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Watson v. United States

January 24, 2008

WILLIAM WATSON, APPELLANT,
v.
UNITED STATES, APPELLEE.



Appeals from the Superior Court of the District of Columbia (F-4433-97) (Hon. Gregory E. Mize, Trial Judge) (Hon. Ann O'Regan Keary, Motions Judge).

Per curiam.

Argued May 8, 2007

Before WASHINGTON, Chief Judge, and FARRELL and GLICKMAN, Associate Judges.

In this appeal from the denial of appellant's post-trial motions to vacate his convictions of first-degree murder while armed (premeditated),*fn1 possession of a firearm during a crime of violence,*fn2 and carrying a pistol without a license,*fn3 the appellant, Mr. William Watson, raises two issues: (1) that his confession to a government informant was obtained in violation of his Sixth Amendment right to counsel, and (2) that the government committed a Brady v. Maryland, 373 U.S. 83 (1963), violation when it failed to fully disclose the informant's complete criminal history and cooperation with the government.*fn4 For the reasons discussed below, we remand for an evidentiary hearing as to the first issue and affirm as to the second issue.

I.

On October 3, 1995, at about 2:00 a.m., Mr. Tyrus Hunt ("Hunt"), also known as "Mink," was shot and killed in the 1200 block of Howison Place, located in the Southwest quadrant of the District of Columbia. Appellant was charged in an indictment with the first-degree murder while armed (premeditated) of Hunt on August 19, 1997. Among the witnesses testifying on the government's behalf was Mr. Charles Bender ("Bender"). While awaiting transportation from the jail to the courthouses, Bender saw and spoke to appellant, a neighborhood acquaintance. According to Bender, appellant confessed to killing Hunt during this encounter. It is Bender's testimony that is at the heart of this appeal.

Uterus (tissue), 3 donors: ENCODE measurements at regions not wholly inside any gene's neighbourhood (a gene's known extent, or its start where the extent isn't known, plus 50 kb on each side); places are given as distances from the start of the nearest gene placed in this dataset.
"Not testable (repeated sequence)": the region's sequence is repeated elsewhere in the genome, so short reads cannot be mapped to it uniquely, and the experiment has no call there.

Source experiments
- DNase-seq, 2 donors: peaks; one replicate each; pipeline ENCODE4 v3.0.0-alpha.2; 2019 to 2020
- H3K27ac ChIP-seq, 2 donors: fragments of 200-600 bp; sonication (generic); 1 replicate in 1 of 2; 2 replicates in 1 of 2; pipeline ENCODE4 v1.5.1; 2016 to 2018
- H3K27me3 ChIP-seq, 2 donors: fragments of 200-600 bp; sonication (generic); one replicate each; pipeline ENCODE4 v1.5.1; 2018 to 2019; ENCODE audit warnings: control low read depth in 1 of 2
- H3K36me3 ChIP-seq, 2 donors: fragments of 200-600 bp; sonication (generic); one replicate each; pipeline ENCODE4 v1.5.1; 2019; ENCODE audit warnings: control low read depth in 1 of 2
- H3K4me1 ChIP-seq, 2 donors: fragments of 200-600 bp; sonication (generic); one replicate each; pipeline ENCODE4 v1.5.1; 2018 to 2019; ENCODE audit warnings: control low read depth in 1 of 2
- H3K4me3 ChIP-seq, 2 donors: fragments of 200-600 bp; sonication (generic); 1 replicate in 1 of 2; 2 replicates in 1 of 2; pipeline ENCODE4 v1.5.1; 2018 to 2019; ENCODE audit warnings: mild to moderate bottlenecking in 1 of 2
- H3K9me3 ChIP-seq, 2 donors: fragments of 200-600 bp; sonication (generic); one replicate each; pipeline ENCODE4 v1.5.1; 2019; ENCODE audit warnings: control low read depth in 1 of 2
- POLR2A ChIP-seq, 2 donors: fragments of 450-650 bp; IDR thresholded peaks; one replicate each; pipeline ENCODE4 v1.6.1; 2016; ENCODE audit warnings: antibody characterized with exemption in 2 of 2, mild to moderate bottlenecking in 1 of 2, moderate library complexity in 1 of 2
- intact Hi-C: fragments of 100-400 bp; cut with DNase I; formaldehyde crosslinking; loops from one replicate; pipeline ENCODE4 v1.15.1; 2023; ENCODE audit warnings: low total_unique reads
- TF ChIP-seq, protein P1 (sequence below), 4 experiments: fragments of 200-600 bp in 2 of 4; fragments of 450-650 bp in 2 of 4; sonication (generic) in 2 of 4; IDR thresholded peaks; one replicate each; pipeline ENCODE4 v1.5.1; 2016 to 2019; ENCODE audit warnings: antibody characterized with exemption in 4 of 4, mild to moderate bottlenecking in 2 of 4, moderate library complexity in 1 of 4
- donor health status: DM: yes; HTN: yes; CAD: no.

II.

In September 1995, Bender was arrested and charged in the Superior Court with first-degree murder, as well as other charges related to the murder. In November 1997, Bender pled guilty in federal court to a RICO conspiracy pursuant to a plea agreement he entered into with the government. The agreement provided that Bender would cooperate with the government "in whatever form [the United States Attorney's Office] deems appropriate, and in any matter as to which the Government deems his cooperation relevant." Bender was also required to testify completely and truthfully at trials of cases at which the government deemed his testimony relevant. In exchange, the government agreed to bring to the sentencing court's attention the nature and extent of Bender's cooperation and file a motion that would enable Bender to ask the sentencing court for a term less than that provided for under the United States Sentencing Guidelines.

At appellant's trial, Bender testified that while awaiting transport to the United States District Court in March 1998, by happenstance he saw appellant, whom he recognized as a neighborhood acquaintance. Bender testified that he approached appellant and asked,

"What's up?," then he asked appellant why he was in jail. Appellant replied, "a body." Bender asked "what body," and appellant responded "that Mink [expletive]." Appellant then told Bender that he knocked the victim out and then shot the victim.

During cross-examination of Bender, appellant's trial counsel elicited testimony regarding Bender's plea agreement and his cooperation with the government. However, Bender also testified that the government did not ask him to elicit any information from the appellant and that when he spoke to appellant it was on his own initiative. Bender's testimony was corroborated by an affidavit of an FBI Special Agent, which confirmed that at no time did anyone instruct Bender to elicit information from appellant or anyone else. When defense counsel asked Bender why appellant would be willing to confess to him, Bender replied that appellant did not know "how [Bender] was thinking" and that appellant thought he and Bender were "cool."